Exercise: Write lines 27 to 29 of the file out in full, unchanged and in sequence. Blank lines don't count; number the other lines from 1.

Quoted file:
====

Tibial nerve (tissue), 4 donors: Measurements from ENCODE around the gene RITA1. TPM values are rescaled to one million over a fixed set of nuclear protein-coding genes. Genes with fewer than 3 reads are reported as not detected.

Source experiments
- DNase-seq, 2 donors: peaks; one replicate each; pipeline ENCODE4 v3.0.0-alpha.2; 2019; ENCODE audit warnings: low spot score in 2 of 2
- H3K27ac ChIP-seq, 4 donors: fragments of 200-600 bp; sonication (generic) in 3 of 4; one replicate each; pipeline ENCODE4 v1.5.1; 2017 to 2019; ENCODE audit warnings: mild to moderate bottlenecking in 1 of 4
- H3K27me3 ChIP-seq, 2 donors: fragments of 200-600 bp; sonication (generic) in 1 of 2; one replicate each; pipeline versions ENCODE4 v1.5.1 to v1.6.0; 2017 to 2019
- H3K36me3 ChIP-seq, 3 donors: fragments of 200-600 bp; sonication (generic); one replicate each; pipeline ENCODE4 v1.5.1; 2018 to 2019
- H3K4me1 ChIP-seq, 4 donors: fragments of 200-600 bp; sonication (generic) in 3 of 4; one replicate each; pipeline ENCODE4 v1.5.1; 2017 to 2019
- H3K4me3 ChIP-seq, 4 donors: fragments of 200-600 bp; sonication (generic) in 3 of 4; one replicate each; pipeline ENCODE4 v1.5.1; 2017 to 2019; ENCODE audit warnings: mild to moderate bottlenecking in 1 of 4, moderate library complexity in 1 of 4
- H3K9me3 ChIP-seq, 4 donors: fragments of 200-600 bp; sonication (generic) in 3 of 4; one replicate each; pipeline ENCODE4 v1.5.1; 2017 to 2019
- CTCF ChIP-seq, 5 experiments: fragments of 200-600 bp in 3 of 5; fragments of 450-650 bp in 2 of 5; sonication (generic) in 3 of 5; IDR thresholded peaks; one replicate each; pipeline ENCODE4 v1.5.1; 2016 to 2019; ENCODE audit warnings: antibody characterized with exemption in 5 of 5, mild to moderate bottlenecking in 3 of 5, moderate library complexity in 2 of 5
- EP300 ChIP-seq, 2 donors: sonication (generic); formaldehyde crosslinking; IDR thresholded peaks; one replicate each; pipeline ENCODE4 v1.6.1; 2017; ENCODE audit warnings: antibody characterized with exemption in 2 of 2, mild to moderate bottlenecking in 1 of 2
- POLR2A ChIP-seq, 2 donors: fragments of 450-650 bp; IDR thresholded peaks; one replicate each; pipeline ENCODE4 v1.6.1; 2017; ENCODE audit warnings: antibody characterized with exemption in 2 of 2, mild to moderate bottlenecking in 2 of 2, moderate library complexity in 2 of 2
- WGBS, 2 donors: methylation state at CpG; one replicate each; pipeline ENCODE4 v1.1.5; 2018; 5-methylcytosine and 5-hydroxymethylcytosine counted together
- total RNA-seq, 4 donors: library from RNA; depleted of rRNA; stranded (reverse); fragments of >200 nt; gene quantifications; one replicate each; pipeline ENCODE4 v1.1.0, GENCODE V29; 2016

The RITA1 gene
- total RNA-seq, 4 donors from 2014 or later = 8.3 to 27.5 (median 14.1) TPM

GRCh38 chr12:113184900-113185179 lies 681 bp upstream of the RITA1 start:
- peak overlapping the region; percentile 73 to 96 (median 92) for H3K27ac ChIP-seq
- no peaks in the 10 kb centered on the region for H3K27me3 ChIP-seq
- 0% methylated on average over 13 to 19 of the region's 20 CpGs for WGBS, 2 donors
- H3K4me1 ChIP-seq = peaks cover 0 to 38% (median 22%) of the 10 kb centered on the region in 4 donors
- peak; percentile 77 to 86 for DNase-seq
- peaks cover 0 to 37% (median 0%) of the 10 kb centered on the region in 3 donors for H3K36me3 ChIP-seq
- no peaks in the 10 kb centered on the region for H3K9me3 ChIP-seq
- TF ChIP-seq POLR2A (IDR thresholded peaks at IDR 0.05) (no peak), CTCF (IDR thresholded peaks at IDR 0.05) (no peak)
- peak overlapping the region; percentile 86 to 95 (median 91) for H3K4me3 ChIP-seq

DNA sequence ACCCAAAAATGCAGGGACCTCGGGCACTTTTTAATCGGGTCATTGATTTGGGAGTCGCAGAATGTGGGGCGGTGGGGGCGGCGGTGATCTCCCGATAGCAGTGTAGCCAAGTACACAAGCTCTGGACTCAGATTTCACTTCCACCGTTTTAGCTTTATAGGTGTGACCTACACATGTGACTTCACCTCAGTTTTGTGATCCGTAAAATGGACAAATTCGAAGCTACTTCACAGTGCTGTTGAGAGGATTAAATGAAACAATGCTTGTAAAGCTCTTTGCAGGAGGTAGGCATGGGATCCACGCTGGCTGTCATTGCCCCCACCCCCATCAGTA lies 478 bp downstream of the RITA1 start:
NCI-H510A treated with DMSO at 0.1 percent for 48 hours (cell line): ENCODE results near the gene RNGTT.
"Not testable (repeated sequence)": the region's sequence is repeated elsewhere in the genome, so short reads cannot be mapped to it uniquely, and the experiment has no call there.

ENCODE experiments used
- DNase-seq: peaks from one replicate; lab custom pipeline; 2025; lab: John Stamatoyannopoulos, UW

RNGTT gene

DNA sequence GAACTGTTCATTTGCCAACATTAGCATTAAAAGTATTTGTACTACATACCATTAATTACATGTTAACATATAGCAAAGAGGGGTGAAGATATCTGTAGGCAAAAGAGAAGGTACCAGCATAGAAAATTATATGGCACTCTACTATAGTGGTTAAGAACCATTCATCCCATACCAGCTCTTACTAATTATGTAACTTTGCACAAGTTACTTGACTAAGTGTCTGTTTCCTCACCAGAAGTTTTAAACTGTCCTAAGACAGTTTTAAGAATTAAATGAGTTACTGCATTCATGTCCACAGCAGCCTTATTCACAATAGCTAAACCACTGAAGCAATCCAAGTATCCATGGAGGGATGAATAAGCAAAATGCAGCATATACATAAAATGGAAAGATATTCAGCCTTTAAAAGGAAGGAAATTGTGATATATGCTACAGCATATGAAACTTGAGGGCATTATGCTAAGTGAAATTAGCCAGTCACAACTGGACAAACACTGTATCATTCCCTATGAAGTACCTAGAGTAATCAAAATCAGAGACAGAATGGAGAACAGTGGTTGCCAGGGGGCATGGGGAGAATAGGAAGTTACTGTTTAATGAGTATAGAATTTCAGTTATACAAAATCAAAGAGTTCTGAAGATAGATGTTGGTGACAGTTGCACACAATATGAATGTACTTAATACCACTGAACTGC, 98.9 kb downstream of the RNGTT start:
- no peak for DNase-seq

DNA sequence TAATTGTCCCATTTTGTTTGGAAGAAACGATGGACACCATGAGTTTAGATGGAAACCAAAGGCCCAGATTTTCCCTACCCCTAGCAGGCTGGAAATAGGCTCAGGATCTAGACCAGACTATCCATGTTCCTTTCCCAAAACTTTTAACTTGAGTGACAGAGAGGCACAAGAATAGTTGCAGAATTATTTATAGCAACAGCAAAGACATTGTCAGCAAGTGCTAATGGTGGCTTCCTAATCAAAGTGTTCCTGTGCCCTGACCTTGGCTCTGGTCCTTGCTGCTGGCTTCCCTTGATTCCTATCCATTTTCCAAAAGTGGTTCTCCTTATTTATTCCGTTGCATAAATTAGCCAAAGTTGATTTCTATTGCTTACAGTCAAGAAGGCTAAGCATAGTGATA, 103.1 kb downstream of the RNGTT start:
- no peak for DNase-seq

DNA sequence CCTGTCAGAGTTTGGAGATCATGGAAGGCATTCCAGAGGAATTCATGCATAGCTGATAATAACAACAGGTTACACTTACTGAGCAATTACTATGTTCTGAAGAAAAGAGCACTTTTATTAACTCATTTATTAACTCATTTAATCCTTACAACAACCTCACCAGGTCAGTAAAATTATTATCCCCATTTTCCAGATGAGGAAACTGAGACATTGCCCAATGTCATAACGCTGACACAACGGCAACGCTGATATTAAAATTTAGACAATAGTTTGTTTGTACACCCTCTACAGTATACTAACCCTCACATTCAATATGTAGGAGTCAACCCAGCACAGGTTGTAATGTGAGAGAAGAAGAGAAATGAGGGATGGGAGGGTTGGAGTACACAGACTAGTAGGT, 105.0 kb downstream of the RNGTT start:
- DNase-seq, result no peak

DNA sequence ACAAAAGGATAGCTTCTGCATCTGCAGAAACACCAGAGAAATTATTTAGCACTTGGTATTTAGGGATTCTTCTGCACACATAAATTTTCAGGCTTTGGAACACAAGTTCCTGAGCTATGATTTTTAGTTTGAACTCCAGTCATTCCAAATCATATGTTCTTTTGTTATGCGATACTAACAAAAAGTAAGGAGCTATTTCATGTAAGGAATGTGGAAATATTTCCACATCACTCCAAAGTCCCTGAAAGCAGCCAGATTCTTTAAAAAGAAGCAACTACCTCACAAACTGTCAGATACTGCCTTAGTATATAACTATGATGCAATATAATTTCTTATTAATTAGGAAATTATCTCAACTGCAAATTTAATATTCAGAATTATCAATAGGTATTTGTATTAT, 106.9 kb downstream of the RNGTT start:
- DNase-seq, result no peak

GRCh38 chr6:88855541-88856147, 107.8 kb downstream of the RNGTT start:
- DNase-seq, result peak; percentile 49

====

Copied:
DNA sequence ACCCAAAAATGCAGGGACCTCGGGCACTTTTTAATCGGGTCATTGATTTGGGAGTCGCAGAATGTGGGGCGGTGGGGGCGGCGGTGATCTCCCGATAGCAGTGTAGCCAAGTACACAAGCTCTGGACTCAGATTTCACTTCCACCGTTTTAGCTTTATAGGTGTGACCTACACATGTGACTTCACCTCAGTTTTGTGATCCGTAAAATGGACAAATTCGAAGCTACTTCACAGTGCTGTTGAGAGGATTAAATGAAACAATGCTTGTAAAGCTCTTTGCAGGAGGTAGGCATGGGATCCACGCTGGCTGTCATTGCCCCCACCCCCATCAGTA lies 478 bp downstream of the RITA1 start:
NCI-H510A treated with DMSO at 0.1 percent for 48 hours (cell line): ENCODE results near the gene RNGTT.
"Not testable (repeated sequence)": the region's sequence is repeated elsewhere in the genome, so short reads cannot be mapped to it uniquely, and the experiment has no call there.